EU Strikes Back to Protect EU-Iran Businesses From US Sanctions
The European Commission (EC) will reactivate the “blocking statue” that bans companies and courts within the European Union (EU) bloc to abide by the U.S. sanctions on Iran.
The blocking statute was designed in 1996 to defend EU countries from the US trade embargo on Cuba. As Euro News explains, “The measure prevents firms from complying with non-EU sanctions laws and stops foreign court judgments based on these laws from being effective in the EU. It also asks EU member countries to impose sanctions on companies who comply with the US rules.”
Jean Claude Juncker, the Commission’s president said on Thursday that the institution he is currently chairing has “obligations to protect European companies” from Washington’s sanctions.
“The American sanctions will not be without effect. So we have the duty, the Commission and the European Union to do what we can do to protect our European businesses,” Juncker said in a statement.
The E.U. is aiming to save the Iran nuclear deal and the blockade statue is seen as one way to do so. “As long as the Iranians respect their commitments, the EU will of course stick to the agreement of which it was an architect – an agreement that was unanimously ratified by the United Nations Security Council and which is essential for preserving peace in the region and the world,” said Juncker.
The European Parliament and EU Council still have a two-month deadline for objections against these procedures before they take effect. This period can be shorter if both institutions indicate the absence of any objection before the deadline expires.
In early May, President Donald Trump announced the U.S abandoned the Iran treaty, saying the Obama-era deal has some flaws to handle Iran’s capability of launching a ballistic missile.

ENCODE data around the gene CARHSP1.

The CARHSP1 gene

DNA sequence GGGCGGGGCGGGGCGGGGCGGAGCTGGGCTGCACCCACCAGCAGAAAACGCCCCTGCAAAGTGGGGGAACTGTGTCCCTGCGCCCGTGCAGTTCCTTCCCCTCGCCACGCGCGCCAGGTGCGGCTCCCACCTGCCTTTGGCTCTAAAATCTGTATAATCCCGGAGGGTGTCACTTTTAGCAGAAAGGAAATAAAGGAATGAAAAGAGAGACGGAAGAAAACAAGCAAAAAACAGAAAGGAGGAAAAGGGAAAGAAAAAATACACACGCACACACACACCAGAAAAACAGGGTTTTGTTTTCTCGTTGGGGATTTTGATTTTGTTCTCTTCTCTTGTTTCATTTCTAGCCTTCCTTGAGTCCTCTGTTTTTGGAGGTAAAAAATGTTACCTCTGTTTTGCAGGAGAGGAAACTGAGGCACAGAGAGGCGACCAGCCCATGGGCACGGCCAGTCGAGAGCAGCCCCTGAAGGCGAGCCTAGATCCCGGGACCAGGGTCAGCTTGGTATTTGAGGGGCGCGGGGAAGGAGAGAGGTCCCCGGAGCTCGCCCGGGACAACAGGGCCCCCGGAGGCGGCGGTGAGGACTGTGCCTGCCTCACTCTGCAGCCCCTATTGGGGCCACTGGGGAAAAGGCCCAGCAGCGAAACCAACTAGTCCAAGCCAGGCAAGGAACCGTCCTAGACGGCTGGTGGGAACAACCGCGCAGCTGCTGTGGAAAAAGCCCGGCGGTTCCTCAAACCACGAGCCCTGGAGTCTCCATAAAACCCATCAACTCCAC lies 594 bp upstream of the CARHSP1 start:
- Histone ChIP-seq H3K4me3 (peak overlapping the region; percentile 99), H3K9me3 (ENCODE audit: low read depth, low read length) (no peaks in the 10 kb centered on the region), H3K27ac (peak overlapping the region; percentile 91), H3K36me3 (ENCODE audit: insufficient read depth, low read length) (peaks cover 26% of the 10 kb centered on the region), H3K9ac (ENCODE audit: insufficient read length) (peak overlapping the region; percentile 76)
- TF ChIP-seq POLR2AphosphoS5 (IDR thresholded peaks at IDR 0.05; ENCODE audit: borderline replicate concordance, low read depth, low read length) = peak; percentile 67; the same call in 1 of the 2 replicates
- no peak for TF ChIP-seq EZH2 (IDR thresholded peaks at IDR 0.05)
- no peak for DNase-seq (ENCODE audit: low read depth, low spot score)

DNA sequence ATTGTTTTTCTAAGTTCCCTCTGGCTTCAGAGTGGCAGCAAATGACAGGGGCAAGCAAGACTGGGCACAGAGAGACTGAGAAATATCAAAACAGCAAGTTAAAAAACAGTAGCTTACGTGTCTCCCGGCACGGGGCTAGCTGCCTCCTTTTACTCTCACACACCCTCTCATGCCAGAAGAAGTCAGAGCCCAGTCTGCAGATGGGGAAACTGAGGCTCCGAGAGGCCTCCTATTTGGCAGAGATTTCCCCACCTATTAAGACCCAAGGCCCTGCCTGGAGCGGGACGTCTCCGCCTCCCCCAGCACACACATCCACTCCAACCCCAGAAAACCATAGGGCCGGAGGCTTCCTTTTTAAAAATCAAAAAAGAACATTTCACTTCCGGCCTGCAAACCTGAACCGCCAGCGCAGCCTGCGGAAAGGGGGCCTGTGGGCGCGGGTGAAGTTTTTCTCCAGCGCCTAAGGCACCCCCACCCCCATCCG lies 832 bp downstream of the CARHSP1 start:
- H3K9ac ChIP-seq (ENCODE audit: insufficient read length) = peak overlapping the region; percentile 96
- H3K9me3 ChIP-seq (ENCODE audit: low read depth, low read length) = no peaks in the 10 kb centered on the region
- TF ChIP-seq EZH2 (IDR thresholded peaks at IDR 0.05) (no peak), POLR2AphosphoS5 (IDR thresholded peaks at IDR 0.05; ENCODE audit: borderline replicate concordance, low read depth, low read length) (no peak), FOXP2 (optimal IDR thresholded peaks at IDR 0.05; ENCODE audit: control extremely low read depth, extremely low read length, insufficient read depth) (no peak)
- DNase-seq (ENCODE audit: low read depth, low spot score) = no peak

Several European giant firms such as the German insurance company Allianz and French energy giant Total have announced their withdrawal from Iran.
German Chancellor Angela Merkel remained cautious when asked whether the E.U. would give compensation to European small and medium-sized firms doing business in Iran.
How powerful is the E.U effort to block new sanctions from Washington?
The E.U. has committed to staying in the Iran nuclear deal despite the U.S. withdrawal. According to Ali Vaez, of the International Crisis Group, the E.U. blocking statute could ensure that Iran will stick to the agreement. However, the E.U. will need to guarantee that Tehran can keep exporting oil to them and maintain Iran’s access to SWIFT, an international bank messaging system.
Europe may have to deal with several challenges, including threatening to apply tariffs on American imports if the Trump administration imposes secondary sanctions on European firms doing business with Iran, or slapping “blocking legislation” of the kind introduced in 1996 to block its companies from Cuba-related sanctions.
The E.U is planning to use Euros instead of the U.S dollar for oil trading with Iran to avoid possible new sanctions from the Trump administration. Iranian oil’s main buyers are Spain, Turkey, Italy, France, Greece, and Poland.
Amos Hochstein, a former member of the Obama administration cast doubt over whether the E.U. would be brave enough to challenge the U.S sanctions.
“In my wildest dreams, I can’t imagine Europe doing it,” he said.